PROVO — There's no one wearing the No. 32 on BYU's roster this coming season.
With that there likely won't be anyone on the roster who will be leading the nation in scoring or named national player of the year while capturing the attention of the nation.
Jimmer Fredette is gone and the incredible task of replacing him is already in motion. Or is it?
"I don't think you can replace a guy like Jimmer Fredette," said guard Matt Carlino. "I don't think any of us are thinking that we can do exactly what he did, and we're not trying to. We all have our own strengths as players, and we're just trying to do what we can do the best that we can."
Carlino is certainly one of the top candidates to replace Jimmer at the point guard position. Having transferred to BYU from UCLA back in January, he'll have to sit out until BYU's game against Baylor on Dec. 17 due to transfer rules.
When he decided to transfer to BYU, he liked the idea of replacing the Cougars' star. For right now though, he's focusing on the team and what he can do.
"I can do some things that Jimmer did," said the 6-foot-2 guard. "I can shoot the ball well from three, and I feel like I can run the offense well, get guys in good position to score and all that, but no, I'm not Jimmer and I'm not going to try to be him."
Other candidates to start at point guard include 6-foot junior Nick Martineau, 6-foot-3 freshman Anson Winder and somewhat surprisingly 6-foot-6 junior Brock Zylstra. Zylstra played at the point a lot during the team's summer trip to Greece and fared very well in doing it.
"We've been able to see quite a bit with our summer practices," said head coach Dave Rose. "We're excited with the group we have. Everybody wishes that Matt (Carlino) was available from Day 1, but he'll be available in December, so it will be interesting to see how the first 12 games go (without him)."
A starting point guard has yet to be named, but Rose is confident that there are between three and four players on the current roster who could fit the bill.
It's not just Jimmer that needs to be replaced, however. Jackson Emery, the school's all-time leader in steals, has left a huge void as well.
Rose said he is confident that there are players in the program that can bring a lot of the same defensive tenacity that his starting 2-guard did a year ago — starting with 6-foot-5 senior Charles Abouo.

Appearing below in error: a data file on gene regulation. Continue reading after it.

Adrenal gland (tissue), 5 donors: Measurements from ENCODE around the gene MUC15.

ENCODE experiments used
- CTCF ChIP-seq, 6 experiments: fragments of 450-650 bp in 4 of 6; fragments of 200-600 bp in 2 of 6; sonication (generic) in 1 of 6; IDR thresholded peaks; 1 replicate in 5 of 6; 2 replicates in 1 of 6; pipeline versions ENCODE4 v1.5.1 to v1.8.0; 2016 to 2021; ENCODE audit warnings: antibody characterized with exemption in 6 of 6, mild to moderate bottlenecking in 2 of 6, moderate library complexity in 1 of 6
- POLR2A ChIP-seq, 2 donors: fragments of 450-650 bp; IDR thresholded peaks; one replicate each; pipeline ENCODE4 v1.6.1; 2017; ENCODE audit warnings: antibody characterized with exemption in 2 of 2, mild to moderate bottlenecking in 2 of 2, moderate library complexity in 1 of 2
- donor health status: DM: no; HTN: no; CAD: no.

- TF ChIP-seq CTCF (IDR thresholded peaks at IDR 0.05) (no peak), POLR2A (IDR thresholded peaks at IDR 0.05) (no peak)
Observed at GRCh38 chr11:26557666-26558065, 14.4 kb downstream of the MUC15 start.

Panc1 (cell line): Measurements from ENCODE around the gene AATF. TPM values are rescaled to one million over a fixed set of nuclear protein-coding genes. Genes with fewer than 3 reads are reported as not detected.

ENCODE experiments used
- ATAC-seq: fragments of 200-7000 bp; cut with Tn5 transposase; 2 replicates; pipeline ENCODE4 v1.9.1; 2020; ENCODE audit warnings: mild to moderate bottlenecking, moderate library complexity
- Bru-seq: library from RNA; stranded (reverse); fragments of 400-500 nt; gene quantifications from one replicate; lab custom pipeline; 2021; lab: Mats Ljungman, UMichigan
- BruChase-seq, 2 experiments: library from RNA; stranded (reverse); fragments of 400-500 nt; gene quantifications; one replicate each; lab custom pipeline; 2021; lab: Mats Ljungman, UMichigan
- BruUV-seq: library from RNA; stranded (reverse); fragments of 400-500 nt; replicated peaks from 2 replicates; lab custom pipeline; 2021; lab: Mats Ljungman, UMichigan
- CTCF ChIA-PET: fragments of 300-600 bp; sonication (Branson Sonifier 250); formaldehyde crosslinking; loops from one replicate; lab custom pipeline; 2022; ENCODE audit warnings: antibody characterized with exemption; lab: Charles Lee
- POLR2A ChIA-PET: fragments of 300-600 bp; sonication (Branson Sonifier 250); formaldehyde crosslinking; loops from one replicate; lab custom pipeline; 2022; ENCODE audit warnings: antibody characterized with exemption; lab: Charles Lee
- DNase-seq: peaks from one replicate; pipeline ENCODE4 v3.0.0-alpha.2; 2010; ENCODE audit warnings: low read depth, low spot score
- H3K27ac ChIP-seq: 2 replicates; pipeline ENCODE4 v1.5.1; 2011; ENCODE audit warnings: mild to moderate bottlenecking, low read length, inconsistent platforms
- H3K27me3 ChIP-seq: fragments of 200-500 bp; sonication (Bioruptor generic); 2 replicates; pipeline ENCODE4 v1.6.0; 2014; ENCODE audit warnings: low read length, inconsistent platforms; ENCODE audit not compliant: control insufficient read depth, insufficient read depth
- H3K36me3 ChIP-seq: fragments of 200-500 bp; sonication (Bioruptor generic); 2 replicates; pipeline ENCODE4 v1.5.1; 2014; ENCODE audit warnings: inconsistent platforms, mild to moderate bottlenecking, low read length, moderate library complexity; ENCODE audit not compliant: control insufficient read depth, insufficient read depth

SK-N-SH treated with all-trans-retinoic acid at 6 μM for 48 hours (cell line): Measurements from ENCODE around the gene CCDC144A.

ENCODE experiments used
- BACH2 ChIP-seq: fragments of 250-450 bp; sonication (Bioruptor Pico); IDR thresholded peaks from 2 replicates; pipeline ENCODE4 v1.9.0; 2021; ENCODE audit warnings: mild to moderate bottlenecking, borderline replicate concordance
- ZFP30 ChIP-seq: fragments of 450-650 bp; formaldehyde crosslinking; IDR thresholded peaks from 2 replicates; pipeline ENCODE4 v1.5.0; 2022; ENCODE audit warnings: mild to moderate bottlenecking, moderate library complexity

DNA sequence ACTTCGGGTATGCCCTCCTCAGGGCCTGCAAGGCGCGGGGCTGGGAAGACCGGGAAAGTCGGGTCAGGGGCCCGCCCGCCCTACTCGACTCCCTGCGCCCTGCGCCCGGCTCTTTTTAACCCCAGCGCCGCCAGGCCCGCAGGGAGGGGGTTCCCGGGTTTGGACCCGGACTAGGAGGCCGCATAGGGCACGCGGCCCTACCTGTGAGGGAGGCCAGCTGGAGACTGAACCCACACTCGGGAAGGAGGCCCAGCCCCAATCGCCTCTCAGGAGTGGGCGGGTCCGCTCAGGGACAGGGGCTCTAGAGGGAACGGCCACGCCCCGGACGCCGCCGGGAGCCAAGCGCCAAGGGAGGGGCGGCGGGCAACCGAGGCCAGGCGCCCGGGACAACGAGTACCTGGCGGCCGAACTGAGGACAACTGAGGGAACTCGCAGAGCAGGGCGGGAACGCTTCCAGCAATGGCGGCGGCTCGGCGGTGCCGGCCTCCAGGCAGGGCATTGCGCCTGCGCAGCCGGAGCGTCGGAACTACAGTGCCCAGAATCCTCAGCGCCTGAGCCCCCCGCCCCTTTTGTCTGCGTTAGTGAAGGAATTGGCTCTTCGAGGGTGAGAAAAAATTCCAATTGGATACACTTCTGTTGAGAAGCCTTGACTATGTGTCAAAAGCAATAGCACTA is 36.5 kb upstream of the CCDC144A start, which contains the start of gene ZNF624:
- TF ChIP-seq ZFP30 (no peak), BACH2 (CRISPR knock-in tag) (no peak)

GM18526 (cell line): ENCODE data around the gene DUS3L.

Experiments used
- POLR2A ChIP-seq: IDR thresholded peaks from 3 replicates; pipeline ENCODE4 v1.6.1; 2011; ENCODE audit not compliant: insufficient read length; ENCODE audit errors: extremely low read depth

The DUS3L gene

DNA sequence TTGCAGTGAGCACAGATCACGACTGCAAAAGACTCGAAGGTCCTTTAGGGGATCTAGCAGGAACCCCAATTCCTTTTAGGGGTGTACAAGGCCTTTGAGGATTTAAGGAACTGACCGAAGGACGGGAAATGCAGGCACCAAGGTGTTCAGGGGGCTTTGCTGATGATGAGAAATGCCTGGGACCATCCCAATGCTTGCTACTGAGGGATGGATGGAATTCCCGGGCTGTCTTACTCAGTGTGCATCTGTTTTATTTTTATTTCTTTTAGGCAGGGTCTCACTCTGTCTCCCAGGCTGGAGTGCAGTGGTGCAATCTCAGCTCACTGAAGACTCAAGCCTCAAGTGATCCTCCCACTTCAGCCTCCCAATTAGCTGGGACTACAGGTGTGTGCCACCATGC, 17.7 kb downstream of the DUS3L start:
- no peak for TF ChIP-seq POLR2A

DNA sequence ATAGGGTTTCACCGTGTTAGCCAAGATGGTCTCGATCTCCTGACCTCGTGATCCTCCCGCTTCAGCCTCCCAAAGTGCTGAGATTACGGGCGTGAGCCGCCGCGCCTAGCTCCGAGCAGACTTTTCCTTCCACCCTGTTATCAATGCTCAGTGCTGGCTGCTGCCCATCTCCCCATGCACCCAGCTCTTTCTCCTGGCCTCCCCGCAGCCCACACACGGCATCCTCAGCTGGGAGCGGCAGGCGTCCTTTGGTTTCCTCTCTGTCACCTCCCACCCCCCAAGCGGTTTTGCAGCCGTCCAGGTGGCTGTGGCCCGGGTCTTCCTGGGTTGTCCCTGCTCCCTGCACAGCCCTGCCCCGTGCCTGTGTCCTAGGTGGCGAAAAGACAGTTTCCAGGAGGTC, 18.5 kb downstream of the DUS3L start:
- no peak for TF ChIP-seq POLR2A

"I really like Charles' ability to defend," Rose said. "He can defend on the perimeter, I think he's a guy that is physical enough that he can guard that 6-foot-6 slasher guy that has been real difficult for us. I think Anson Winder has the ability to do that and Damarcus (Harrison) is a guy who has a lot of size and a lot of length, and as he learns our system, he's a guy that could be a great defender."
In looking how to replace the stellar starting backcourt from a year ago, it might not be wise to look at the existing backcourt.
The position group returning with the most experience is the four and the five spots.
Foremost among these players is 6-foot-9 Brandon Davies, who will be rejoining the team after serving out his suspension late last season. He'll be joined by veteran 6-foot-8 senior Noah Hartsock and by 6-foot-9 sophomore Chris Collinsworth.
"I believe that early in the season that we'll rely on our frontline," said Rose. "Our backcourt — I think we have a lot of really talented players here, and they'll be really inexperienced early. So we'll be relying on our frontcourt — especially early in the year."
It's a mantle that the frontcourt players are more than willing to take on.
"The strength this year will be inside where last year it was outside," said Hartsock. "We'll still be pushing it up and down the court, but most of our presence will be close to the basket, I feel. I couldn't be more excited to have not just Brandon Davies back, but Chris Collinsworth as well back from injury. They're really going to help upfront."
The changes on this year's team don't just include the personnel. It will be their first year competing in the West Coast Conference, but even so, the goals remain relatively the same.
"We expect to win the league," said Rose. "That's why we practice, that's why we recruit and why we do what we do is to win championships, get our team in the NCAA tournament and advance as far as we can."
email: email@example.com. Twitter: @BrandonCGurney